Scott Volkert
Scott Volkertposted on on September 15, 2016

When our lives are disrupted, it feels uncomfortable. And it's not necessarily viewed as a positive. We may recall in our school days, when a teacher scolded a student for being “disruptive” in class, the connotation wasn't positive. Penalties typically ensued.

In today's business world, disruption is embraced and celebrated. The Netflix case study has been written about endlessly, serving as the poster child for disruption. In fact, companies passionately talk about how they need disruptors on their team, and encourage others to challenge how things are being done at every step of the process.

Being disruptive for the sake of being disruptive is not a good thing. Little Johnny shouldn't get patted on the back for disturbing the diligent work of everyone else in class. But disruption for the betterment of everyone is a just cause, and should be the impetus for positive change.

So, if you can find a way to do something 10 times better than the status quo, then be as disruptive as you possibly can. Just consider the following tips when doing so:

  1. Determine the who rather than the what. Disrupting a process to make it more efficient is fine, but we must always consider who will benefit. If the company benefits, but the clients do not, keep searching for a way that serves all stakeholders.
  2. All aboard. The entire organization must be in lock-step for change to take place. This cannot be some sort of “behind-the-scenes” deal, because resistance will happen and the pace of positive change will slow.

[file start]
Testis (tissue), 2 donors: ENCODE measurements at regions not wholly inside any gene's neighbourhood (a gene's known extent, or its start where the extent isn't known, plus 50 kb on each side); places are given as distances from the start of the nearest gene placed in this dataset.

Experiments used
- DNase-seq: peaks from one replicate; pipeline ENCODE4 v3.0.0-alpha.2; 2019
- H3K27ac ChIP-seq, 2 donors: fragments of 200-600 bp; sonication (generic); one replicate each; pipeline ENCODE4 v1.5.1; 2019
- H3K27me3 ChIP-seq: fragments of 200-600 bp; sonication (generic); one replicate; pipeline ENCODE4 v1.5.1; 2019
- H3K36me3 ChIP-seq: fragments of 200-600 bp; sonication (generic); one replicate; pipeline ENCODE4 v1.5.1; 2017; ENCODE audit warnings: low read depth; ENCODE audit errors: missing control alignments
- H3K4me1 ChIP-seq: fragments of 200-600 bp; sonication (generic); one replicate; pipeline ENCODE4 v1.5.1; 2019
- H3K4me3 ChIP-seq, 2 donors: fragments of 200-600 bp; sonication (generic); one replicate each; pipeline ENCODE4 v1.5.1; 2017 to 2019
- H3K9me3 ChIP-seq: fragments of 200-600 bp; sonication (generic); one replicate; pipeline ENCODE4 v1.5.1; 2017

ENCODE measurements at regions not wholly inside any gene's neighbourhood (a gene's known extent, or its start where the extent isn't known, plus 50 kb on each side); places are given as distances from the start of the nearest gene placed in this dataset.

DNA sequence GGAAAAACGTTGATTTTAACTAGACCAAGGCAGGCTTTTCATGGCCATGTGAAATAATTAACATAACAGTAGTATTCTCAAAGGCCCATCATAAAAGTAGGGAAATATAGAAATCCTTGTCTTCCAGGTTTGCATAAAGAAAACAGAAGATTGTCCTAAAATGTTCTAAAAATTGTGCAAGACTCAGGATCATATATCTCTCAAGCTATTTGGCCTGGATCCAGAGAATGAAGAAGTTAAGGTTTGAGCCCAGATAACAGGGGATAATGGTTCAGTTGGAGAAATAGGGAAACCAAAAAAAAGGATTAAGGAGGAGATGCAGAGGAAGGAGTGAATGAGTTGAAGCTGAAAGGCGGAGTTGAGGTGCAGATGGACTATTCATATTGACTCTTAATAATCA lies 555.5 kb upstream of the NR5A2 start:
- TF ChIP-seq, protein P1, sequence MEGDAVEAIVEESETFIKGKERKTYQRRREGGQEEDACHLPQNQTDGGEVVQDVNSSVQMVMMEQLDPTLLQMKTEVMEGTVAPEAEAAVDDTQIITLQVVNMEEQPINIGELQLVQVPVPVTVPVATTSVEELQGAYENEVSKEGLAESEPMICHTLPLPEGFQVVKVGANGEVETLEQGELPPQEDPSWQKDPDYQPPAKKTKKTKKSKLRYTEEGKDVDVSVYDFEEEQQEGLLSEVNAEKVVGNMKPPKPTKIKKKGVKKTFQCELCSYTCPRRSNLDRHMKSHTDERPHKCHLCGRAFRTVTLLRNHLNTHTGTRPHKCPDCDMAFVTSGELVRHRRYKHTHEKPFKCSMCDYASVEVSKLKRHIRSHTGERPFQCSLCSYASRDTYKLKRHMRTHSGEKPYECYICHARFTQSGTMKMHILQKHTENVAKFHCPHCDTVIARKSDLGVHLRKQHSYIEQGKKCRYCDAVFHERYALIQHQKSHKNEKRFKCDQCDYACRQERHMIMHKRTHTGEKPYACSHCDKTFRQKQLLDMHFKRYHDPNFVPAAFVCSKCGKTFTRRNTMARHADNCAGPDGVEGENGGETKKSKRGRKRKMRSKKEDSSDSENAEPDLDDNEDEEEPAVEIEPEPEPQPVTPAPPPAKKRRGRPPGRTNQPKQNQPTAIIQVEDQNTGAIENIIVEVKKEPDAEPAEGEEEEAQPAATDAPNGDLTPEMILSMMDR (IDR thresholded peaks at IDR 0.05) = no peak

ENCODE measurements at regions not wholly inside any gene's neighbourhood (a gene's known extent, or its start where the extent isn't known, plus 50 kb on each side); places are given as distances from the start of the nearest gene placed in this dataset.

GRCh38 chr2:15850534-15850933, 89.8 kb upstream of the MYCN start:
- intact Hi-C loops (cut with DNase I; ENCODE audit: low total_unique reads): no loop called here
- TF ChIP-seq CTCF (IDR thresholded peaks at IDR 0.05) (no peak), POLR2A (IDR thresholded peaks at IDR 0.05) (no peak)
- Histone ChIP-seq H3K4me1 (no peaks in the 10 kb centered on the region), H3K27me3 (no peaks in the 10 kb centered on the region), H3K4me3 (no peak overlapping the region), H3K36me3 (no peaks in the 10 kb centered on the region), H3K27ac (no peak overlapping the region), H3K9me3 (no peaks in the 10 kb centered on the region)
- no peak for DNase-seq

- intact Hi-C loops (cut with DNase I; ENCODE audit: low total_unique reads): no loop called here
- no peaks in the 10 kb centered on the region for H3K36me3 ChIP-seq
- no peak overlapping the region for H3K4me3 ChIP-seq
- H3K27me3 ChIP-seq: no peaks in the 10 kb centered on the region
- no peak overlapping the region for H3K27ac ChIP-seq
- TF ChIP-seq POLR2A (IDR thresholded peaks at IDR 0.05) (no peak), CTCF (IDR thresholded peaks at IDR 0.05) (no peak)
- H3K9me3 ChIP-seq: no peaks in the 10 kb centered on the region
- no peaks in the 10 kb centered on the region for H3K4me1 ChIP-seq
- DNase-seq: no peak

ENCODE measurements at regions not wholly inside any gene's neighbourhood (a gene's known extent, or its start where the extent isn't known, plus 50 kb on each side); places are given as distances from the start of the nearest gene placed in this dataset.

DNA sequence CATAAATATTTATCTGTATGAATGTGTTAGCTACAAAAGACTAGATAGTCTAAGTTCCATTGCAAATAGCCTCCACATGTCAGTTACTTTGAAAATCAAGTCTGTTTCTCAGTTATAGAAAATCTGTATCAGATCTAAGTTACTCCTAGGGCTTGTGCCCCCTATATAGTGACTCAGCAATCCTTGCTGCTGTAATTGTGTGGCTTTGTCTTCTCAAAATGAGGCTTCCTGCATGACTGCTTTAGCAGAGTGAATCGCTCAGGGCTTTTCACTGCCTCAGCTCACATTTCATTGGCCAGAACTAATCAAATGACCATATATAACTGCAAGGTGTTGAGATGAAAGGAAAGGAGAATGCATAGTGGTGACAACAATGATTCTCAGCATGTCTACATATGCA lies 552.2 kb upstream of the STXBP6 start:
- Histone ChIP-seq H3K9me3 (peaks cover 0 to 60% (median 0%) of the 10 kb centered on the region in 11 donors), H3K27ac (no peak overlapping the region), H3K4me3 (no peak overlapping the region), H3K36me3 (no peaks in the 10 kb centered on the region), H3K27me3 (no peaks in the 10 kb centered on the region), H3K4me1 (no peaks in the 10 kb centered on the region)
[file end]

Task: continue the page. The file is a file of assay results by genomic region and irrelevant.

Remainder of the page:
3. Change comes from the outside. When a baseball team fails to win, the manager gets fired. Oftentimes, to make impactful changes, a replacement is hired from outside the organization, as opposed to recycling an internal coach. The moral to the story is that we always must seek outside perspectives, and push aside our biases and preconceived notions of how things are or should be.

According to the "2015 ANA’s Marketer’s Edge" report, there are five red flags that prevent us from making the positive changes we crave. Ironically, they mostly relate to the lack of customer centricity that's critical to any organization’s success. According to the report, the red flags are:

  1. A lack of focus – You can't be everything to everyone. This diffuses resources and strains the organization.
  2. Hunting for capabilities – The proliferation of technologies and the complexity of Omnichannel customer experiences require new capabilities, and marketers must be on the hunt for them.
  3. Customer experience – Only 13 percent cited C-level leaders as being very effective in focusing on the key customer journey metrics needed to drive the business. Without clarity about what matters to customers, or the ability to articulate that as a strategy, business leaders will have significant issues delivering growth.
  4. Too data-driven – The ability to make data-informed decisions was the top mover in terms of the capabilities that marketers deemed important. However, only 10 percent of marketers believe they were very effective at using insights into customer behaviors to improve performance.
  5. Slow pace – Top-performing companies have flexible models and agile ways of working so that things get done fast. Despite the move to more networked marketing organizations, almost 60 percent of initiatives take at least six months to make it to market.

Disruption may be getting a lot of buzz these days, but changing for positive impact is not quite as colorful. It takes grit, collaboration and an unrelenting customer-oriented mindset. In other words, true disruptors have the best interests of others in mind and are willing to work hard for a greater purpose.

Source for the ANA study: http://disruption.ana.net